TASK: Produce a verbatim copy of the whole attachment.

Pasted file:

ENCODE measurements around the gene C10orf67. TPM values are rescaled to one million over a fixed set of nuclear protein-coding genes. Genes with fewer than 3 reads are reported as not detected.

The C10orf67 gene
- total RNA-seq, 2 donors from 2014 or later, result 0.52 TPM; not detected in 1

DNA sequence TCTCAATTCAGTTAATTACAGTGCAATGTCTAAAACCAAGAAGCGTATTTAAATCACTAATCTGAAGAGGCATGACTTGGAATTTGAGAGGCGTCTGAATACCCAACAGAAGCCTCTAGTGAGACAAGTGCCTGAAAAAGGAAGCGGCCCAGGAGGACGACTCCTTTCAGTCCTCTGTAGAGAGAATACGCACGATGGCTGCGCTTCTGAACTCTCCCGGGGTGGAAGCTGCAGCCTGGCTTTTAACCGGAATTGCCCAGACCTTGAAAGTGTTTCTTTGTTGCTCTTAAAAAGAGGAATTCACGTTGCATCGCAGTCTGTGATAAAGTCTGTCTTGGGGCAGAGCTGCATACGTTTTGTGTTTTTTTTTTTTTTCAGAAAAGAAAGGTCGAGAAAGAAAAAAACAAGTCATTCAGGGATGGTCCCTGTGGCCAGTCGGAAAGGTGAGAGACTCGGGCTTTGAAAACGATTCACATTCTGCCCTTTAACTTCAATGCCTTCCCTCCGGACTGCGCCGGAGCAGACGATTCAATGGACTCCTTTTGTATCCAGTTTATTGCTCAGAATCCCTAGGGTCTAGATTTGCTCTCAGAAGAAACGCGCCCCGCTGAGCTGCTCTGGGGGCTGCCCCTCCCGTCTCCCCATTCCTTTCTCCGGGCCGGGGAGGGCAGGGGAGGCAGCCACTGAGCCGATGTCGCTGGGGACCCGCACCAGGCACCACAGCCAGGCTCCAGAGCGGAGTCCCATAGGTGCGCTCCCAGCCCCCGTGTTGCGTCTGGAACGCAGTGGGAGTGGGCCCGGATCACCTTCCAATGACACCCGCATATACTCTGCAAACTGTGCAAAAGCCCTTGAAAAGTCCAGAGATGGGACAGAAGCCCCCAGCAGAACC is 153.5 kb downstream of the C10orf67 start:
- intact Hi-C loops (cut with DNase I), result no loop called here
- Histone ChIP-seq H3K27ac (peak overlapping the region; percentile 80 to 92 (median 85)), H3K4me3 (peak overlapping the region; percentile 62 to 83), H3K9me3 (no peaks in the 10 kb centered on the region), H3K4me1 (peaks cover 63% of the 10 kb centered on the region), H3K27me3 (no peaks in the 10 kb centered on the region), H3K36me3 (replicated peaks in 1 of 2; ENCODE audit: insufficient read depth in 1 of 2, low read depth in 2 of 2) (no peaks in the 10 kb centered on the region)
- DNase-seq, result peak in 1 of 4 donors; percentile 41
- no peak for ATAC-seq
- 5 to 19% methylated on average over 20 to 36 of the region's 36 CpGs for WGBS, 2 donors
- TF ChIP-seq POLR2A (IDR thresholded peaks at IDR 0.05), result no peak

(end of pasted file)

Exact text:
ENCODE measurements around the gene C10orf67. TPM values are rescaled to one million over a fixed set of nuclear protein-coding genes. Genes with fewer than 3 reads are reported as not detected.

The C10orf67 gene
- total RNA-seq, 2 donors from 2014 or later, result 0.52 TPM; not detected in 1

DNA sequence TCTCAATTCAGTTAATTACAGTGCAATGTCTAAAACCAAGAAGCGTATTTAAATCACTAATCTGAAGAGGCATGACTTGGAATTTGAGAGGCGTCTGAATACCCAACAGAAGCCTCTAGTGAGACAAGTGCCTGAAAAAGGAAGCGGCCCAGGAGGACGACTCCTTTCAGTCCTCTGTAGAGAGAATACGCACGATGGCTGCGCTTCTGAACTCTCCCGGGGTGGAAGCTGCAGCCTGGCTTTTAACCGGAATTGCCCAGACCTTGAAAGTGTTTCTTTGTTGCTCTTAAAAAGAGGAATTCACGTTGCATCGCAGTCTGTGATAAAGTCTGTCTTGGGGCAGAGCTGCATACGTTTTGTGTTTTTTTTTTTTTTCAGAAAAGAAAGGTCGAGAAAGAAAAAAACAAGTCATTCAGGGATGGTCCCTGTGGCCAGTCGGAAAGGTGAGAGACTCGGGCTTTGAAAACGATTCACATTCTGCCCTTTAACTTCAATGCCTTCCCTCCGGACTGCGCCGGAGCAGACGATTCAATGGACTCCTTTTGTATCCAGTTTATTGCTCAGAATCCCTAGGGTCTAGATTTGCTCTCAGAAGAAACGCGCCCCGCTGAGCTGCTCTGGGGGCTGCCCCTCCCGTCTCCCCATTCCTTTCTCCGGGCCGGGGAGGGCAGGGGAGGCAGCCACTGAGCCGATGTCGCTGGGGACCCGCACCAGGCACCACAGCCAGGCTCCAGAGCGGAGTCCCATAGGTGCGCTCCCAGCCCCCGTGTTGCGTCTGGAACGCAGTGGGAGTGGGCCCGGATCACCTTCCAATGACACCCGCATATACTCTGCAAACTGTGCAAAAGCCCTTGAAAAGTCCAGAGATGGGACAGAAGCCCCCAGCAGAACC is 153.5 kb downstream of the C10orf67 start:
- intact Hi-C loops (cut with DNase I), result no loop called here
- Histone ChIP-seq H3K27ac (peak overlapping the region; percentile 80 to 92 (median 85)), H3K4me3 (peak overlapping the region; percentile 62 to 83), H3K9me3 (no peaks in the 10 kb centered on the region), H3K4me1 (peaks cover 63% of the 10 kb centered on the region), H3K27me3 (no peaks in the 10 kb centered on the region), H3K36me3 (replicated peaks in 1 of 2; ENCODE audit: insufficient read depth in 1 of 2, low read depth in 2 of 2) (no peaks in the 10 kb centered on the region)
- DNase-seq, result peak in 1 of 4 donors; percentile 41
- no peak for ATAC-seq
- 5 to 19% methylated on average over 20 to 36 of the region's 36 CpGs for WGBS, 2 donors
- TF ChIP-seq POLR2A (IDR thresholded peaks at IDR 0.05), result no peak